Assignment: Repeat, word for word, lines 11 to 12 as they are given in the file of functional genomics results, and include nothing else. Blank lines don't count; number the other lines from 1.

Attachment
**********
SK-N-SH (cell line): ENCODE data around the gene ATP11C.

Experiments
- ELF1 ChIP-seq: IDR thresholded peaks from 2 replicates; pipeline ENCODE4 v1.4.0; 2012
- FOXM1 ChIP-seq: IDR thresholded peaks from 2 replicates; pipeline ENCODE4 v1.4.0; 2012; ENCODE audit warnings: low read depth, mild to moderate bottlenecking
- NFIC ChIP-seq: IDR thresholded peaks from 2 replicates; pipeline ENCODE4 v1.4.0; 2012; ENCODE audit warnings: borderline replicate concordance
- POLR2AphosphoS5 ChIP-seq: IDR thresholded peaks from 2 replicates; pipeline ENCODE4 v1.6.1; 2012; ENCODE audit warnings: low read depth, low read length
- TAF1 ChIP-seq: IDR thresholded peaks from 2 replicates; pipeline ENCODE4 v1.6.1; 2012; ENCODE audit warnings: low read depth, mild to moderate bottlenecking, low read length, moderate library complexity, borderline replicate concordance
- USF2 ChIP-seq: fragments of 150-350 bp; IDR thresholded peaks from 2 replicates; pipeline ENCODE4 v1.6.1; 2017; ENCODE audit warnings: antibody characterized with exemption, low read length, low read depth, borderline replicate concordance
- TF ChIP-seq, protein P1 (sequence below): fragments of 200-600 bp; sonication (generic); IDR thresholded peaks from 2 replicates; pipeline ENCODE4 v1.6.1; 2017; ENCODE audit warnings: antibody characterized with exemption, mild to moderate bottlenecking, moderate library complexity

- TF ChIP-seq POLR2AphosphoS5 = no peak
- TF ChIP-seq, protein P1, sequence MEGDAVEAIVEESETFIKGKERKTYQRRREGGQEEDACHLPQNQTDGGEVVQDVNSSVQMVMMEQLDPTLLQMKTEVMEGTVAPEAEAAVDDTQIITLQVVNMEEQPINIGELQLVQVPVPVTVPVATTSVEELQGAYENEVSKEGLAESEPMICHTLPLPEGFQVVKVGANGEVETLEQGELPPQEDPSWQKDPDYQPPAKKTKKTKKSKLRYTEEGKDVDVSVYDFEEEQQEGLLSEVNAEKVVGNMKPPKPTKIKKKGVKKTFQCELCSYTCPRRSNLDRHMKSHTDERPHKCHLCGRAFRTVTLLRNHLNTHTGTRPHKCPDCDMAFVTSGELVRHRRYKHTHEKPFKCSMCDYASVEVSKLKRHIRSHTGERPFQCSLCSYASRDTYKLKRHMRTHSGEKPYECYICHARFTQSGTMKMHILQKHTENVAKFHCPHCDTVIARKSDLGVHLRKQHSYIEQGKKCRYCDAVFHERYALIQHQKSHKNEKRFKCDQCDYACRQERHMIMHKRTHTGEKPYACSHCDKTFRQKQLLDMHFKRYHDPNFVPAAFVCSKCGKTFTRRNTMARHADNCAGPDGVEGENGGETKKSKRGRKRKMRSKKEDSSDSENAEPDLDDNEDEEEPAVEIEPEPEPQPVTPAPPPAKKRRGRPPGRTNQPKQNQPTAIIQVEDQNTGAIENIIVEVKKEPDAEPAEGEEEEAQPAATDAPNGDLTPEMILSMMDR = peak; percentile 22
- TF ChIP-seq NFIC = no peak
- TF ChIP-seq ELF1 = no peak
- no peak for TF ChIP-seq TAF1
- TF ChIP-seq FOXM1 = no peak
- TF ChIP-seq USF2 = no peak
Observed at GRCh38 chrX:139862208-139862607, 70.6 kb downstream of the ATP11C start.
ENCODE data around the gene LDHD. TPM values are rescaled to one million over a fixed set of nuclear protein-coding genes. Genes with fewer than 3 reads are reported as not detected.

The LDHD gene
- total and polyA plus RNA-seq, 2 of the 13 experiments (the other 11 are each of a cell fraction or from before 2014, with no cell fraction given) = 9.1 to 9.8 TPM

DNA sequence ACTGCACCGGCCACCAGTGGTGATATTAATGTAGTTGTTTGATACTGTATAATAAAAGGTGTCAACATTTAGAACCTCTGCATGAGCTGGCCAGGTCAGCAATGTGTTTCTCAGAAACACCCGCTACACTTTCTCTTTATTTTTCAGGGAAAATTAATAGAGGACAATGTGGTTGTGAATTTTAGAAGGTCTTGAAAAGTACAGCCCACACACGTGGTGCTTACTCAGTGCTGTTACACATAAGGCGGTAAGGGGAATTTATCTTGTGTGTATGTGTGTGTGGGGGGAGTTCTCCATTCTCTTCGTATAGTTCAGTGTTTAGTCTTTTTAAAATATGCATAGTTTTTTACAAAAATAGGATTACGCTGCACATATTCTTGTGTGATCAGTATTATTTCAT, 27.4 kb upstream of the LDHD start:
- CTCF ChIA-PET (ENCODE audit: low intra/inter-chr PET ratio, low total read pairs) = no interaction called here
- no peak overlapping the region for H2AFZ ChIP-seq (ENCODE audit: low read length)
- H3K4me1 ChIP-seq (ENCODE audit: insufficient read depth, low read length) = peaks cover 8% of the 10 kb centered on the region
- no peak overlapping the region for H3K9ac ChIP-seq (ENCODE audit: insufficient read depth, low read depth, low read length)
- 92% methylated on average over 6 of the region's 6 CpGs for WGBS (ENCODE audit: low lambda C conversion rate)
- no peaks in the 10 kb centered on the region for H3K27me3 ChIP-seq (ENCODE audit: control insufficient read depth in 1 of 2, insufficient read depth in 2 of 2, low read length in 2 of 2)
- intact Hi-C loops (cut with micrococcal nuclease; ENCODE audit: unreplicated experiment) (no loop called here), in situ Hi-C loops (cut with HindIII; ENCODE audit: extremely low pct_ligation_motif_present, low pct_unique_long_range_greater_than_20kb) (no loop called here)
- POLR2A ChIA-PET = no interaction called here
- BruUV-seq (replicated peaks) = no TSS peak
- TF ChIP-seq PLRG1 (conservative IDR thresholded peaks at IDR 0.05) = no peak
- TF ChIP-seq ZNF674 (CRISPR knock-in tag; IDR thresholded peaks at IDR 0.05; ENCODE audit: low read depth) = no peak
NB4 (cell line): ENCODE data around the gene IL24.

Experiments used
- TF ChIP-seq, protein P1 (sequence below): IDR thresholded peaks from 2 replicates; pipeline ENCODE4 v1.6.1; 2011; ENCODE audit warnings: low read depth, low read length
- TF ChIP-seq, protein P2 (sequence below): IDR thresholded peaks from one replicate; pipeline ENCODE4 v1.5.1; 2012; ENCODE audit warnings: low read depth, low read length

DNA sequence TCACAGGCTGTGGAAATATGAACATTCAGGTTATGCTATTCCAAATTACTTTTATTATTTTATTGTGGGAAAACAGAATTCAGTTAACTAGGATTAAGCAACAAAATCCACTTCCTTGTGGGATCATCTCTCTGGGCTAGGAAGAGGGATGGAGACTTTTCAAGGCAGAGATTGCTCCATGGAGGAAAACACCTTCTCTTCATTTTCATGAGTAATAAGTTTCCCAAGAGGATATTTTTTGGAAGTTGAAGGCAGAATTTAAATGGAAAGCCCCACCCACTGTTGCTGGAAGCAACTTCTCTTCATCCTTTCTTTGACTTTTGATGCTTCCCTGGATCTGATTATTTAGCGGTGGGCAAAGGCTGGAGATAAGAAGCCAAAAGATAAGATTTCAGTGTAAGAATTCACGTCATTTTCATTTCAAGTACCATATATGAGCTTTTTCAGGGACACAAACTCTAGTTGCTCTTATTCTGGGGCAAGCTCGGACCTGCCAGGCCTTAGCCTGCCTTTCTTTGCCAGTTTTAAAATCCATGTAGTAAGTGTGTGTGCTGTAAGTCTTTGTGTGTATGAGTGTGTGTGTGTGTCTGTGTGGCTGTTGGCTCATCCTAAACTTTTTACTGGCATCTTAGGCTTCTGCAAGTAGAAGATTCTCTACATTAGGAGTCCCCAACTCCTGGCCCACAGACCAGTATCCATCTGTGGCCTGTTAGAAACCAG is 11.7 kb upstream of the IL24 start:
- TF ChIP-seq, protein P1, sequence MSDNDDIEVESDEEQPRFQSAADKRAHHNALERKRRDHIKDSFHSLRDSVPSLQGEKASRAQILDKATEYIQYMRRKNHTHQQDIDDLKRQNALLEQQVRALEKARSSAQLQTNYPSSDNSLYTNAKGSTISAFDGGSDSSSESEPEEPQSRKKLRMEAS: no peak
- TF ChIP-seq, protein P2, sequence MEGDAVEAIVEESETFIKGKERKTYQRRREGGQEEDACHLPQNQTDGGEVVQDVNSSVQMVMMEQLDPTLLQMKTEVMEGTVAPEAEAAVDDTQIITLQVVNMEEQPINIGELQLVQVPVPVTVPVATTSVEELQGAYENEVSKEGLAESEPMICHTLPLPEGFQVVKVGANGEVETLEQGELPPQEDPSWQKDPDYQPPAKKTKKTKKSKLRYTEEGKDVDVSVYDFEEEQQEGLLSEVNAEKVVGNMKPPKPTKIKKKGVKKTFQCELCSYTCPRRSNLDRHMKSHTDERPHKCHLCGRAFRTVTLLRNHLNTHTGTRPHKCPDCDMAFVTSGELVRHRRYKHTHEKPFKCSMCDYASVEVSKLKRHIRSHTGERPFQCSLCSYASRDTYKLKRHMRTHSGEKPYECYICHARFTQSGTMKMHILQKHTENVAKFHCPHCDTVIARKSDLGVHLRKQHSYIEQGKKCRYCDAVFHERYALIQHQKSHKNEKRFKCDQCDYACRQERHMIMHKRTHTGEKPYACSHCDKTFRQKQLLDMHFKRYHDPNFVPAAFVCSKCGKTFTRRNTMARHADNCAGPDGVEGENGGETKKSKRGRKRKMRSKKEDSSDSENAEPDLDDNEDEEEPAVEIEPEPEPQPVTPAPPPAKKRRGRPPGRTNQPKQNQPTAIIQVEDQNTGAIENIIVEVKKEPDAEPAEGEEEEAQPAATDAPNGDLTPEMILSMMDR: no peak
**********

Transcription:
- TF ChIP-seq, protein P1, sequence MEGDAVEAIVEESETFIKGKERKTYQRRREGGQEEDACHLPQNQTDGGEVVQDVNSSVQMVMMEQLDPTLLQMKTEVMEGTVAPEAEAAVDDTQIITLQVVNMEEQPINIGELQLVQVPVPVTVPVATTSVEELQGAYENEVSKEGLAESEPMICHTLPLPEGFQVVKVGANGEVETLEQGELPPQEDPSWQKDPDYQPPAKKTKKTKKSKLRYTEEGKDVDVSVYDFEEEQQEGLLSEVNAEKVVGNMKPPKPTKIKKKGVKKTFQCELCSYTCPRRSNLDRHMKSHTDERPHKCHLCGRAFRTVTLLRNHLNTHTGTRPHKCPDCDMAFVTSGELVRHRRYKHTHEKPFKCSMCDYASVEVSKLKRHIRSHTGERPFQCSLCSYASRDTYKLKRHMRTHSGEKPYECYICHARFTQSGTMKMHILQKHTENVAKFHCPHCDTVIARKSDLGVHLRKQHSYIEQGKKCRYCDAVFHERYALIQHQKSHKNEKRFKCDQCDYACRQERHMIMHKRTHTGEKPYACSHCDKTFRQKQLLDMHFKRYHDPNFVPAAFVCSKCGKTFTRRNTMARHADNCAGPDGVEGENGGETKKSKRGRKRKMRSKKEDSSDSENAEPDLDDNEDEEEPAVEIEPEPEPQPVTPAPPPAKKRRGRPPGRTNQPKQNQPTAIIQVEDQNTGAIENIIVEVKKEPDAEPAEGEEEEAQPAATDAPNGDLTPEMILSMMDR = peak; percentile 22
- TF ChIP-seq NFIC = no peak